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NSA said to use Google cookies to track surveillance targets

Same bits of code used by advertisers to track consumer behavior is used to help locate targets for government hacking and surveillance, the Washington Post reports.

Declan McCullagh/CNET

The same Web browser cookies used to track consumers on the Internet are being used by the National Security Agency to track surveillance targets, according to a Washington Post report.

The cookies -- bits of code that allow advertisers to track consumers' Web activity to deliver more-targeted ads -- are being used by the NSA to help identify targets for government hacking and surveillance, according to internal NSA presentation slides provided to the newspaper by former NSA contractor Edward Snowden.

The NSA is particularly fond of using a Google tracking mechanism called a PREF cookie, which contains a unique numeric identifier rather than personal information such as a user's name or e-mail address. While the cookie doesn't allow the agency to identify suspicious behavior, it does allow for pinpointing of a subject already under investigation for "remote exploitation," the newspaper wrote.

The cookie is part of Google's "safe browsing" service, which aims to protect consumers from malware and phishing attempts. According to Google, the PREF cookie is also used to store users' Web browser preferences, such as preferred language and number of search results.

The documents also showed that the NSA is using location data gathered by smartphone apps and mobile operating systems to pinpoint mobile devices around the world, the newspaper reported. The Post said the information collected is more specific than the 5 billion location tracking records the agency reportedly collects on a daily basis.

Representatives for the NSA and Google declined to comment on the report.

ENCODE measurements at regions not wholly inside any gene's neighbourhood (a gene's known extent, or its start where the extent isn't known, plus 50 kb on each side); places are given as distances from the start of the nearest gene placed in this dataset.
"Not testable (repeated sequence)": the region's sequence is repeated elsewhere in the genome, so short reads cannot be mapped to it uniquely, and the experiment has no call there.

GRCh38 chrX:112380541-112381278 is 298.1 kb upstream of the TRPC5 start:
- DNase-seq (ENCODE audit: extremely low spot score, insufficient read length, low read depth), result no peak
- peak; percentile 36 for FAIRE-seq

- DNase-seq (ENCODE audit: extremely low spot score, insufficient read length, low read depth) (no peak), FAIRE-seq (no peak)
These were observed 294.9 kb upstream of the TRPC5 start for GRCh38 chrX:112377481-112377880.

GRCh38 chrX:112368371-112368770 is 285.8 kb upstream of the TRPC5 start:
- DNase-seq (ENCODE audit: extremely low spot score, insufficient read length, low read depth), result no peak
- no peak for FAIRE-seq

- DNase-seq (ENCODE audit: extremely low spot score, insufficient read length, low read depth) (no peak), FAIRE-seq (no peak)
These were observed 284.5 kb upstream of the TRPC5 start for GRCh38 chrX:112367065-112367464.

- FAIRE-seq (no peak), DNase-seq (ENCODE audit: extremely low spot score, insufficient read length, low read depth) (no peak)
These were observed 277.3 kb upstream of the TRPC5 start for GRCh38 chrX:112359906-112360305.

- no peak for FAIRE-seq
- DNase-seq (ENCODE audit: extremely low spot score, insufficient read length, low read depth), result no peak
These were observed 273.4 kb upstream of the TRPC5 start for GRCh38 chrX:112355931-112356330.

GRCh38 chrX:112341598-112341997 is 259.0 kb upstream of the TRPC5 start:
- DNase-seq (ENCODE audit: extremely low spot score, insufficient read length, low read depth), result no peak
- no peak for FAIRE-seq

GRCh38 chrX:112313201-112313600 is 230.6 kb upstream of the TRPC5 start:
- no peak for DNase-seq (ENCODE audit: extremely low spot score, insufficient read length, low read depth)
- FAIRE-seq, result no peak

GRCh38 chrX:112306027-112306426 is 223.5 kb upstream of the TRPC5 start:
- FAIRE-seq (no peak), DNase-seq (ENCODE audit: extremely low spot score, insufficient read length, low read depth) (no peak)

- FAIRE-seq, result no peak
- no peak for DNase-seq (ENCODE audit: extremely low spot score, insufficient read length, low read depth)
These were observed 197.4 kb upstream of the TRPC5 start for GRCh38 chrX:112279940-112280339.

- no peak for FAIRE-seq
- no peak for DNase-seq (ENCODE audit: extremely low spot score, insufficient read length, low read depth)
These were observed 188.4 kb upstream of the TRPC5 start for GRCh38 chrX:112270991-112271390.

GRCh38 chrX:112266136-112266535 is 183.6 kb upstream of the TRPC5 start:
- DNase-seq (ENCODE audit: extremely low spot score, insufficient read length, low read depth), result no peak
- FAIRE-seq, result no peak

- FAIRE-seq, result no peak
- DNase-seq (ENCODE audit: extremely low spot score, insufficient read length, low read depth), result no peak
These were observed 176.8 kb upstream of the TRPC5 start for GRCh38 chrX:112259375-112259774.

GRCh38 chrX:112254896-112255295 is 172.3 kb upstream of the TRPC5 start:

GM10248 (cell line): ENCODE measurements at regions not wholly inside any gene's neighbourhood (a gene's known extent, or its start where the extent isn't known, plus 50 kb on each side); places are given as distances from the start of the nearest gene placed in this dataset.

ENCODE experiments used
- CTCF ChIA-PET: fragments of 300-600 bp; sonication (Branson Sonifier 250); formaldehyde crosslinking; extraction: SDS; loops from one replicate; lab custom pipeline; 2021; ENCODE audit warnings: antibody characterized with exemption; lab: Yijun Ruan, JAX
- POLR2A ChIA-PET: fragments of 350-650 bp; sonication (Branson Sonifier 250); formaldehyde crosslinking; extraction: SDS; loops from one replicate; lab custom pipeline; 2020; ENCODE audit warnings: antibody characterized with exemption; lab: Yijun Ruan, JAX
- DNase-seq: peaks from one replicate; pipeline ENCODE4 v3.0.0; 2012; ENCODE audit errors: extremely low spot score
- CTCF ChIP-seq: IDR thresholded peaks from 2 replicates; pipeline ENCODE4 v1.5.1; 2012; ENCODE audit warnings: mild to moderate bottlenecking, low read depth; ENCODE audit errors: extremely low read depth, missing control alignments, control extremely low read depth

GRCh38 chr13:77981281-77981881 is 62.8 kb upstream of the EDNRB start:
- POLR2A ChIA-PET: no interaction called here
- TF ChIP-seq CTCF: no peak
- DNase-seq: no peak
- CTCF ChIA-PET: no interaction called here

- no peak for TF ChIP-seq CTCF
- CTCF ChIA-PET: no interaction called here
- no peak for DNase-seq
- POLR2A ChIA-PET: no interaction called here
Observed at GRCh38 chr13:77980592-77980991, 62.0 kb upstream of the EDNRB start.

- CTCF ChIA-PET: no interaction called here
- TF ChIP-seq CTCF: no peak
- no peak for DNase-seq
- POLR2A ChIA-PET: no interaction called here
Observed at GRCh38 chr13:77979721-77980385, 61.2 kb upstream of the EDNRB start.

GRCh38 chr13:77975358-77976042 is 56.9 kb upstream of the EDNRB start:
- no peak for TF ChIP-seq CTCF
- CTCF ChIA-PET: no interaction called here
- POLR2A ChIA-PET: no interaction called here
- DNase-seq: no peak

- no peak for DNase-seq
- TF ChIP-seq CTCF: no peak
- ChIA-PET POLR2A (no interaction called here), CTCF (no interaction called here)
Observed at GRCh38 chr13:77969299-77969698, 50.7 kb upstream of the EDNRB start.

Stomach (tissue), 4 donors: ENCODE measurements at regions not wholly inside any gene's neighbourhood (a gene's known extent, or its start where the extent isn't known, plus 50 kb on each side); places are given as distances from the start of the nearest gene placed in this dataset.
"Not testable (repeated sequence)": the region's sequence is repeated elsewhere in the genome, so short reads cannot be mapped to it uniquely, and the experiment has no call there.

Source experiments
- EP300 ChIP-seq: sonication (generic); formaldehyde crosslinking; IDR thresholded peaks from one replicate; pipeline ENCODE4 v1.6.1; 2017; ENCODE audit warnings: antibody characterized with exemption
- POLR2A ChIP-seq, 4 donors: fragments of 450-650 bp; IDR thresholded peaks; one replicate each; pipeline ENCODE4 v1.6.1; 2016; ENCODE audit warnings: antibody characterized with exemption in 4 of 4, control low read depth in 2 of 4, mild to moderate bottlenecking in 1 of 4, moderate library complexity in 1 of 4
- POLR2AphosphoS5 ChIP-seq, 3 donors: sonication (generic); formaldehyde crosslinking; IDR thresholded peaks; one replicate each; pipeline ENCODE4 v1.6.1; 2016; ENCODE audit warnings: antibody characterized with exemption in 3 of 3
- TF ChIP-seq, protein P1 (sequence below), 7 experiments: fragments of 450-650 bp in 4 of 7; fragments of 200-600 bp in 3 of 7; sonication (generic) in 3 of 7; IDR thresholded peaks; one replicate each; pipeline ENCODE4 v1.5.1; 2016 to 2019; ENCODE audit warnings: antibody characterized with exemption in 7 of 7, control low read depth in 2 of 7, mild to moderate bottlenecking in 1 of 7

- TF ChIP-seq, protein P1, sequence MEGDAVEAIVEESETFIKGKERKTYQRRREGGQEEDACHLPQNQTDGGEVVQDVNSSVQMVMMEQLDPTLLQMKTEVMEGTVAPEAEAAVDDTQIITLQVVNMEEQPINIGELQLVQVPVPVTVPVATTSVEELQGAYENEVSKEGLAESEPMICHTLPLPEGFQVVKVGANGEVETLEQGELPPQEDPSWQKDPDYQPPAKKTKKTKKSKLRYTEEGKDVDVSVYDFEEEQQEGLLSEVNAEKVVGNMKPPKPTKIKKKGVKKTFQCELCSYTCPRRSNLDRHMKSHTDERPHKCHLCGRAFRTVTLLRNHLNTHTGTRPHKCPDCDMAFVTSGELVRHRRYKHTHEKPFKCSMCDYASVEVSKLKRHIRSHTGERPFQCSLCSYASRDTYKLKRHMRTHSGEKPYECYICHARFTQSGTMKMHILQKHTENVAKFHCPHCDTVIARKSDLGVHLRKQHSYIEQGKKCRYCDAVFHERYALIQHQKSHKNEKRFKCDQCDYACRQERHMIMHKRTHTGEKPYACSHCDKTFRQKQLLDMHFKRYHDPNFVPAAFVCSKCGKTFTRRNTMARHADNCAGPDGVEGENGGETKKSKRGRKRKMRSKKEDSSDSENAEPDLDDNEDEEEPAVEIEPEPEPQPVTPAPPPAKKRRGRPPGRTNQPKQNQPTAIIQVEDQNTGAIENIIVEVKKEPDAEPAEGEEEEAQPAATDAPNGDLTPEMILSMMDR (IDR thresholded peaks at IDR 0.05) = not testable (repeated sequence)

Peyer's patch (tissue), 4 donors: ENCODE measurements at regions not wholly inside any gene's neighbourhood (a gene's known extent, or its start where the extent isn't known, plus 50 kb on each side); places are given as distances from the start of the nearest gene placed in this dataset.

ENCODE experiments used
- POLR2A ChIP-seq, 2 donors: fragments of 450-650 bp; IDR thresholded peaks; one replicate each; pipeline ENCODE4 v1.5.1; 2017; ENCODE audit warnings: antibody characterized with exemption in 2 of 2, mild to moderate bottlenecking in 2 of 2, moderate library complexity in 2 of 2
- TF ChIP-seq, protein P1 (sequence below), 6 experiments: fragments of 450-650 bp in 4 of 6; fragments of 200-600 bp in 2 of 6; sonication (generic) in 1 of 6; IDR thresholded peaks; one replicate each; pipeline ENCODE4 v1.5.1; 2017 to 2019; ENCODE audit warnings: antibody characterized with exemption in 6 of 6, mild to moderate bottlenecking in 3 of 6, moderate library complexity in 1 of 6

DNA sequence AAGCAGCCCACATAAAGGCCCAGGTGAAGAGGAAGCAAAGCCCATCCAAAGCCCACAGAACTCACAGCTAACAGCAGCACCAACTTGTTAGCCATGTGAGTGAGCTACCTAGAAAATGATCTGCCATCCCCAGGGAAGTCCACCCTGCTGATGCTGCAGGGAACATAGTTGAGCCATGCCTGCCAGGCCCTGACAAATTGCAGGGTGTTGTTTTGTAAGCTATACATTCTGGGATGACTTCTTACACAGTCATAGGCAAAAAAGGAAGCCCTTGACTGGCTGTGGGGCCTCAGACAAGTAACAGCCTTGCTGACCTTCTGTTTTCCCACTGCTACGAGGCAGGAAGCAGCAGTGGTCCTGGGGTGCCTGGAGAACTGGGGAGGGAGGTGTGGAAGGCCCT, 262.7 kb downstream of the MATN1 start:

Google cookies have been linked to NSA tracking activities before. Documents leaked by Snowden to the U.K.-based Guardian newspaper in October show that the agency used ad networks like Google's AdSense to locate and identify users of the US-based Tor Project, which is devoted to providing a system that lets people use the Internet anonymously.

The collection of behavioral data via cookies has long riled privacy activists and consumers alike. Proponents argue that tracking people as they visit different sites on the Web allows advertisers to provide more targeted marketing.

After the US Federal Trade Commission requested a mechanism to block online tracking, Mozilla offered Do Not Track technology to prevent Web pages from tracking people's online behavior for advertising purposes. However, efforts to make it a standard have stalled over disagreements about how to enable it. An alternate proposal submitted by several advertising groups was rejected this summer by the Tracking Protection Working Group, a standards group that includes representatives from browser makers, advertisers, and privacy groups.

A federal judge recently dismissed a class-action lawsuit that accused Google and three other online advertising companies of having "tricked" plaintiffs' Web browsers into accepting cookies that enabled Google to serve the plaintiffs targeted advertising. While agreeing that the companies bypassed the browsers' privacy settings, the judge in the case found that the plaintiffs did not demonstrate that they suffered harm as a result of their personal information being collected and sold.